Endophytes with biocontrol activities have transcended fungi and bacteria as Khunnamwong et al. [25] reported the antagonistic potential of yeasts against some phytopathogens. Specifically, different strains of Wickerhamomyces anomalus exhibited impressive antagonistic property against Curvularia lunata, Fusarium moniliforme and Rhizoctonia solani, which are causative agents of rice dirty panicle disease, corn stalk rot disease and rice sheath blight disease, respectively. However, Kodamae ohmeri repressed the development of only F. moniliforme, which is implicated in the pathogenesis of rice bakanae disease. The antagonistic behavior of the yeasts was attributed to the production of secondary metabolites such as “3-methyl-1-butyl acetate and 3-methyl-1-butanol”; “β-1,3-glucanase and chitinase”, with the capacity to degrade fungal cell wall; and “siderophores”. Solubilization of PO43− and ZnO was also identified as a possible antagonistic mechanism employed by the yeast strains against the different plant pathogens [25]. This is corroborated by Wonglom et al. [26], who implicated volatile organic compounds (VOCs) secreted by Trichoderma asperellum in the biocontrol of Corynespora cassiicola and Curvularia aeria, which are responsible for the pathogenesis of lettuce leaf spot disease. Moreover, VOCs elicited increased chitinase and β-1,3-glucanase activity, which probably arose from increased degradation of the fungal pathogen’s cell wall by the enzymes. Besides, VOCs from Trichoderma asperellum stimulated lettuce growth and improved chlorophyll content, which is significant to photosynthesis. Similarly, Rojas-Solis et al. [15] attributed the impressive antagonistic and antifungal activity exhibited by two novel endophytic bacterial strains: Pseudomonas stutzeri E25 and Stenotrophomonas maltophilia CR71 against B. cinerea to production of VOCs, specifically, dimethyl disulphide (DMDS). DMDS elicited its biocontrol activity through mycelial inhibition mechanism. It is noteworthy that the endophytic bacterial strains also promoted the growth of tomato plants and as well improved the chlorophyll content [15]. Four different strains of endophytic Hypoxylon anthochroum emitted VOCs (majorly sesquiterpenes and monoterpenes) with inhibitory activity against F. oxysporum growth on cherry tomatoes [16]. It is evident from these studies that VOCs from endophytes are promising biocontrol agents against phytopathogens with plant growth stimulatory potentials. Therefore, researchers should continue to explore the biodiversity of endophytic microbes for novel VOCs and other secondary metabolites with excellent antagonistic property against pathogens affecting crop yield.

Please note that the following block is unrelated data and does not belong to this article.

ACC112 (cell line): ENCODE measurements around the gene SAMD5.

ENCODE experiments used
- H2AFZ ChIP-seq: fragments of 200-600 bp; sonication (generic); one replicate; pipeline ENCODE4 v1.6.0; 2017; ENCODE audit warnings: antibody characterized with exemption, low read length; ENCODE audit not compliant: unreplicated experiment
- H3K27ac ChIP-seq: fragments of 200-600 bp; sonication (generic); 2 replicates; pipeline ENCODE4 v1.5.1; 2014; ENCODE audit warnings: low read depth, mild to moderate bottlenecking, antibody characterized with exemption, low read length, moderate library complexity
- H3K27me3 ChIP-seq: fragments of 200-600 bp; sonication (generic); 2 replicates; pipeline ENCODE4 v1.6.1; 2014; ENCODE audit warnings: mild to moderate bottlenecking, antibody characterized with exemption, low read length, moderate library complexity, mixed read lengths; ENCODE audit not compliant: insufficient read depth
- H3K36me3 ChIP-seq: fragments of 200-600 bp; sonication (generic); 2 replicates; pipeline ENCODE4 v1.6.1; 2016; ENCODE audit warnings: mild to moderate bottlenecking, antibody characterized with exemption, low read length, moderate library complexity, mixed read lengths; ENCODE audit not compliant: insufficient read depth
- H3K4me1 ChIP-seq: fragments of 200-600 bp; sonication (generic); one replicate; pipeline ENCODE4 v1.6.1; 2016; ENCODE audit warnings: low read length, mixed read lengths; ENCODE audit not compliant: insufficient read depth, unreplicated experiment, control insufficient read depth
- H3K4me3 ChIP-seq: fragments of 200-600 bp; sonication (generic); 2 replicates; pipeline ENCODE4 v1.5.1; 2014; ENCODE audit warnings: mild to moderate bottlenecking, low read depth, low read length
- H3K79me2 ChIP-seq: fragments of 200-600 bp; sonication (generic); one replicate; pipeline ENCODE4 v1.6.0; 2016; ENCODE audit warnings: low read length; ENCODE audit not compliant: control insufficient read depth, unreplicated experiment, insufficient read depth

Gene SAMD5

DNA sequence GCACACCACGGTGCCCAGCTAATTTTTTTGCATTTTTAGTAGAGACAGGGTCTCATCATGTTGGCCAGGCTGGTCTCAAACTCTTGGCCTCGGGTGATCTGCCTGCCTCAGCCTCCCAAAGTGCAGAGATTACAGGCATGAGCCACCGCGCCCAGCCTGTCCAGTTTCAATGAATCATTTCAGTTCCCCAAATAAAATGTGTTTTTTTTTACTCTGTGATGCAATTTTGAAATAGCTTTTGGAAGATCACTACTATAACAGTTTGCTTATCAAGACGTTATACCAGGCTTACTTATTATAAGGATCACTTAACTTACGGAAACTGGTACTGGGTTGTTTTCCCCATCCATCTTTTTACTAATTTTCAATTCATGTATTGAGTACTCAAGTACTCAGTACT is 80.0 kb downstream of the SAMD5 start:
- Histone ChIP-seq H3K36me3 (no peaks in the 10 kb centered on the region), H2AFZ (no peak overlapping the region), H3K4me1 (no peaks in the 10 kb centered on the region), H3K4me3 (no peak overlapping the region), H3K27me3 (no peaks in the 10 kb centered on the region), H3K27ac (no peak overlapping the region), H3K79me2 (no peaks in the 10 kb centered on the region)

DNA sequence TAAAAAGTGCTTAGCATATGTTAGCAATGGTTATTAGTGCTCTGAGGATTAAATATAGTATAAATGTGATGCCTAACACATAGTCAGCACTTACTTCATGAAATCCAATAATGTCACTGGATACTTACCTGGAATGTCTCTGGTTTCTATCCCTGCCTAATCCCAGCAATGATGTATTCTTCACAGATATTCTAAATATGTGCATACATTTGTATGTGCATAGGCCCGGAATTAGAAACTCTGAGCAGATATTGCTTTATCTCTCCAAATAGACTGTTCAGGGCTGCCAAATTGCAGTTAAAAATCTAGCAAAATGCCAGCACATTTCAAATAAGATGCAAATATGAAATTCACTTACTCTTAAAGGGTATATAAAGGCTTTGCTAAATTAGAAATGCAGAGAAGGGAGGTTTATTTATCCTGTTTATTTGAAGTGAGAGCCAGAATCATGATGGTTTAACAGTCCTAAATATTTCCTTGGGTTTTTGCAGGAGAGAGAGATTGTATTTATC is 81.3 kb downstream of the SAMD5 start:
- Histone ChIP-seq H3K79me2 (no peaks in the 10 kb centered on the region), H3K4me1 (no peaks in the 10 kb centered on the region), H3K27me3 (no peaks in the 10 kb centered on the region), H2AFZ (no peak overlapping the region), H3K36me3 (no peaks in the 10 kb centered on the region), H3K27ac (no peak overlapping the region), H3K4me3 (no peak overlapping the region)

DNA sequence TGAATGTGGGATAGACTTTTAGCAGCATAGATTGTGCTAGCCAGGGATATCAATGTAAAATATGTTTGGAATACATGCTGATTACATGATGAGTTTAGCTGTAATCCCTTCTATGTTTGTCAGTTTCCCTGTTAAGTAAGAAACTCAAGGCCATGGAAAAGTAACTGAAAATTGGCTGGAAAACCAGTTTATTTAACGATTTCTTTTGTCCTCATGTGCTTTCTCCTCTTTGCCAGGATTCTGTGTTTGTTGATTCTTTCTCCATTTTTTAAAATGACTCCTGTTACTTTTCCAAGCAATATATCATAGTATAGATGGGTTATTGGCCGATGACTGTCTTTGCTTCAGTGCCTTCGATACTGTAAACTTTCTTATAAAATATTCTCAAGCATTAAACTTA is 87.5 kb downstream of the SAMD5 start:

Addtionally, Gao et al. [27] reported the antagonistic activity of Streptomyces albidoflavus OsiLf-2 (an endophytic bacterium isolated from rice) against Magnaporthe oryzae, which is implicated in rice blast pathogenesis. The endophyte displayed its biocontrol activity by impeding the pathogen’s mycelial growth. Likewise, metabolites in the endophyte culture supernatant were reported to have obstructed mycelial development and sporulation as well as “appressorial formation” in the pathogen [27]. Streptomyces albidoflavus OsiLf-2 also exhibited significant antifungal activity, which may be linked to its ability to produce “antimicrobial compounds”, “cell wall lytic enzymes”, “siderophore” and “phytohormones”. Besides, treatment of rice with the endophytic bacterial stimulated diverse defence responses including enzyme activation, buildup of hydrogen peroxide and increased expression of salicyclic acid. It is evident that this endophytic bacterial strain is an auspicious candidate for managing rice blast disease.

A recent development in the application of endophytes as biocontrol agents is the introduction of nanotechnology for production of ecofriendly biocontrol agents as a substitute for conventional chemical fungicides. Ibrahim et al. [31] biosynthesized silver nanoparticles using an endophytic bacterium (Pseudomonas poae CO) from garlic. The biosynthesized nanoparticles showed antagonistic activity against Fusarium graminearum, which causes wheat Fusarium head blight by inhibiting the “mycelium growth, spore germination and mycotoxin production” by the pathogen [31]. The study indicated that biosynthesized nanoparticles from endophytic microbes may play a significant role in the management of phyto diseases. However, there is need for researchers to leverage the biocontrol potential of endophytes for development of nanoparticles with biological control activity against a wide range of plant pathogens.

The ability of endophytes to produce a wide range of secondary metabolites, (majorly VOCs) characterized by remarkable pesticidal, bactericidal, fungicidal, antinematicidal, herbicidal and algicidal properties, suggests the potential of endophytes to contribute significantly to achieving sustainable agriculture because integrated pest management (IPM) is one of the key sustainable farming practices. More so, biological control of pests is an integral part of IPM. Exploitation of endophytes for production of biocontrol agents will further minimize the use of chemical pesticides in line with the IPM [33]. Economically, effective pest management through the use of biocontrol agents from endophytes would definitely improve agricultural productivity, thereby ensuring farmers’ profitability. Overall, biological control using endophytes-derived compounds would further protect the environment and enhance public health, which are hallmarks of sustainable agriculture.

Aptitude of endophytes for enzyme production